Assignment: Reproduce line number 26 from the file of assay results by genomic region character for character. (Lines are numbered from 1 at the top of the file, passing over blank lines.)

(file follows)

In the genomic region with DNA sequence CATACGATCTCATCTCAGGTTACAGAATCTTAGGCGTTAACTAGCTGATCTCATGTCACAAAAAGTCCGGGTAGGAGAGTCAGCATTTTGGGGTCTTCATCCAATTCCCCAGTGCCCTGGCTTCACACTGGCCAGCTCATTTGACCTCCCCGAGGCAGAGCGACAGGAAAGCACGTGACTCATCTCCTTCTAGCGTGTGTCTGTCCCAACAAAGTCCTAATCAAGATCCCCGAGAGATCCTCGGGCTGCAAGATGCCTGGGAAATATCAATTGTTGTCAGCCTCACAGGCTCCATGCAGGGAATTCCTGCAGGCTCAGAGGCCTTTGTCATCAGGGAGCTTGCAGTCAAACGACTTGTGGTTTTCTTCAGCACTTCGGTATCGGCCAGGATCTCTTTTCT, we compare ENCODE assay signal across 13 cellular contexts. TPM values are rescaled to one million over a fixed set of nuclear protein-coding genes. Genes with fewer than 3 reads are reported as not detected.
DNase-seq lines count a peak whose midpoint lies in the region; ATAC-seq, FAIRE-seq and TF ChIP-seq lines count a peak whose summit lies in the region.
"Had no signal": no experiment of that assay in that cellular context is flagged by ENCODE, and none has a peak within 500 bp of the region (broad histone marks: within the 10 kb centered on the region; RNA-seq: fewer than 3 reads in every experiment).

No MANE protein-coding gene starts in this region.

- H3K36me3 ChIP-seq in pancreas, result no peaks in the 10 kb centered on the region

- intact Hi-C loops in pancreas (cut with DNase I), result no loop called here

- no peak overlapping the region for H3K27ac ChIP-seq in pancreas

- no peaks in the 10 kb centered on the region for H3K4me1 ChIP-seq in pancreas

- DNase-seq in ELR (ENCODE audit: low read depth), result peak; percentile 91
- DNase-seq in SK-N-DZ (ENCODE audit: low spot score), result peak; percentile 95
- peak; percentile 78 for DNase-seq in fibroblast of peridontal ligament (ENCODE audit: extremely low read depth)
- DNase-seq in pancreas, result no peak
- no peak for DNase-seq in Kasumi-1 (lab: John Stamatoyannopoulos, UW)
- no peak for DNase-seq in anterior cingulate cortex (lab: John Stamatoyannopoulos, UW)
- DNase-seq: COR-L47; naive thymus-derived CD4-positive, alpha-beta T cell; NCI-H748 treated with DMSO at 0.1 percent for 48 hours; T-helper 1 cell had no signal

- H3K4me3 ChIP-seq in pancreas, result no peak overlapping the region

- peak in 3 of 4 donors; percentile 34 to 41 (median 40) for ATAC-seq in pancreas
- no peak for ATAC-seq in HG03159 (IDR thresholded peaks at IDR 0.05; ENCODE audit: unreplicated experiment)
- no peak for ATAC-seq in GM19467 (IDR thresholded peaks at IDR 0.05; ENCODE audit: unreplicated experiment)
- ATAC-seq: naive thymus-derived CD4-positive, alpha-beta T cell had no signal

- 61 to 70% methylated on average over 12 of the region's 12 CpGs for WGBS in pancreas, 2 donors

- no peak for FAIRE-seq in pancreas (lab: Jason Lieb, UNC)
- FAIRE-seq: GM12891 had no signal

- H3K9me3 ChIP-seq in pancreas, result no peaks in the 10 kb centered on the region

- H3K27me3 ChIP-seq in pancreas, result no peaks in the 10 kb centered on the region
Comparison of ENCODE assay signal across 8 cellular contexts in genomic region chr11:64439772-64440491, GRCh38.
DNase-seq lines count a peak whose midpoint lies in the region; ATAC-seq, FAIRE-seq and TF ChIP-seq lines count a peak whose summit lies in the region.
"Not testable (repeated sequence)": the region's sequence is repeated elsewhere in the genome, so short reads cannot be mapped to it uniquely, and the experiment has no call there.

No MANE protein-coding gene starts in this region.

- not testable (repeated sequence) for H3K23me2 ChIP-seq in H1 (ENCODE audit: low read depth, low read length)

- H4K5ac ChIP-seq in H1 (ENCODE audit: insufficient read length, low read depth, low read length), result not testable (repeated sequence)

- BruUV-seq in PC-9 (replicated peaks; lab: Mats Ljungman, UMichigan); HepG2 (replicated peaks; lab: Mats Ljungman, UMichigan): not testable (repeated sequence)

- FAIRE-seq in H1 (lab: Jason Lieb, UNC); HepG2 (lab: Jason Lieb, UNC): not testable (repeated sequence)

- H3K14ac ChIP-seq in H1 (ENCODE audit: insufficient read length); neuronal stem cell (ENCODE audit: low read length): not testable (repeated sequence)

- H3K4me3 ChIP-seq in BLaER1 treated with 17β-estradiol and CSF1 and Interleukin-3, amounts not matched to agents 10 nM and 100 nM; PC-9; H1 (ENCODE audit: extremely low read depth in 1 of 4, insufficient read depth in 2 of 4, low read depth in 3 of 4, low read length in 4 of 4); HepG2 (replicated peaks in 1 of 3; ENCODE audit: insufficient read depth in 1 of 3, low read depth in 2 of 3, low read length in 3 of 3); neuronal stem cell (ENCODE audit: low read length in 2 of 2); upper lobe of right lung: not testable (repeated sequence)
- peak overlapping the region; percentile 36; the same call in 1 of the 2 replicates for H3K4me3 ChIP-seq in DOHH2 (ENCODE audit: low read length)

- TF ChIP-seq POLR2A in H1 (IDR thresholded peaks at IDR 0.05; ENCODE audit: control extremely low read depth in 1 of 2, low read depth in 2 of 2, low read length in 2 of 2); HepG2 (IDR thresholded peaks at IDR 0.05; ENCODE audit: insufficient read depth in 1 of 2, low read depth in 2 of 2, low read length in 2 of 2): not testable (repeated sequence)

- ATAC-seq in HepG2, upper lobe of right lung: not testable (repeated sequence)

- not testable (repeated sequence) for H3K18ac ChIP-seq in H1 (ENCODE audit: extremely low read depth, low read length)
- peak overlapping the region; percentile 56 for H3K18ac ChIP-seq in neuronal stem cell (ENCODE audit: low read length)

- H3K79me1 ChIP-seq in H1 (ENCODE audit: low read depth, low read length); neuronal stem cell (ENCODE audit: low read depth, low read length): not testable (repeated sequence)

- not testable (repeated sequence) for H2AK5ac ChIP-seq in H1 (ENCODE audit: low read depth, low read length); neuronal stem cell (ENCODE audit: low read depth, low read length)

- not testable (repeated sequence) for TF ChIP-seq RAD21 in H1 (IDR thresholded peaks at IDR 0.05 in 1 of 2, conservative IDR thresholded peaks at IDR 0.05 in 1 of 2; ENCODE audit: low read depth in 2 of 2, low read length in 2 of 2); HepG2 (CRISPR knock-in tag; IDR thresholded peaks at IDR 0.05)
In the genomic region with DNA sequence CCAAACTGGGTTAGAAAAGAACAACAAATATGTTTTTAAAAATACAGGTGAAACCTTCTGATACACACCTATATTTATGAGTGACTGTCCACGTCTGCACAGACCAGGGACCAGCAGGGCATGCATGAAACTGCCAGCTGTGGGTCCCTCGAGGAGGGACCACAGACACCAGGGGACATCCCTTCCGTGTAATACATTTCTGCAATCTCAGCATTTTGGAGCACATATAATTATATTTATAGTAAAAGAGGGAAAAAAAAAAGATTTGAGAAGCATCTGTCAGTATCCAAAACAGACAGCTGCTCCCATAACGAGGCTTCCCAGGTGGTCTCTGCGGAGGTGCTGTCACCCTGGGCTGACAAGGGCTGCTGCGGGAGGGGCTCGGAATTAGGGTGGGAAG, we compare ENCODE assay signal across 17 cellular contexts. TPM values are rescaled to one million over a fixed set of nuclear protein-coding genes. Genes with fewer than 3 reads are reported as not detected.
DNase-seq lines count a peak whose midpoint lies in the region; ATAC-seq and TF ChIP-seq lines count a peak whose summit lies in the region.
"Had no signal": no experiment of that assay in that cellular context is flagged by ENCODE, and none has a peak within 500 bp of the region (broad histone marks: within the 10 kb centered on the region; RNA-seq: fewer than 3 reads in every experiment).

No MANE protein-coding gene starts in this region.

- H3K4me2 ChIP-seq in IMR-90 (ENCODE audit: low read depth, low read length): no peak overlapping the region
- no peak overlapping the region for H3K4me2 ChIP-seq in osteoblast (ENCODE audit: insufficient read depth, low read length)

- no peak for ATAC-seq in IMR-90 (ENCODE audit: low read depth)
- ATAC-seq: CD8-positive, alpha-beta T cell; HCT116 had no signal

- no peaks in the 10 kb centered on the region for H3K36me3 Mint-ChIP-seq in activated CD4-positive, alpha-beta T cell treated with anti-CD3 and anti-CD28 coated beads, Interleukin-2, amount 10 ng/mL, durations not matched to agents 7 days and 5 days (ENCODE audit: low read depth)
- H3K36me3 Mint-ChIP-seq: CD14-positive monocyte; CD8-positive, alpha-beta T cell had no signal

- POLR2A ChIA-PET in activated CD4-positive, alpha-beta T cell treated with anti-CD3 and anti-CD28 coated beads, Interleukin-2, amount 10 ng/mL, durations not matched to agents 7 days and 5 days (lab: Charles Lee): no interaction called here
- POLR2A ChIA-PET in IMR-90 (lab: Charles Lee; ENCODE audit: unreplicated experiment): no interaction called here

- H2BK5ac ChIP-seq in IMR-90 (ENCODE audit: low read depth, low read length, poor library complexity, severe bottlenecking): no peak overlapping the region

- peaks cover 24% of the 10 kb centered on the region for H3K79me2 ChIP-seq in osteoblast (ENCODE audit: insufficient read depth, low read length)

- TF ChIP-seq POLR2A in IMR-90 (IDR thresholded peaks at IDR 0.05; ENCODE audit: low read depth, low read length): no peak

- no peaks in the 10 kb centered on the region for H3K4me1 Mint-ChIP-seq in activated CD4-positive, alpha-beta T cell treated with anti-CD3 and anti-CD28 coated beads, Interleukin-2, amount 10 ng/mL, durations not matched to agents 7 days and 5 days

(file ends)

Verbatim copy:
Comparison of ENCODE assay signal across 8 cellular contexts in genomic region chr11:64439772-64440491, GRCh38.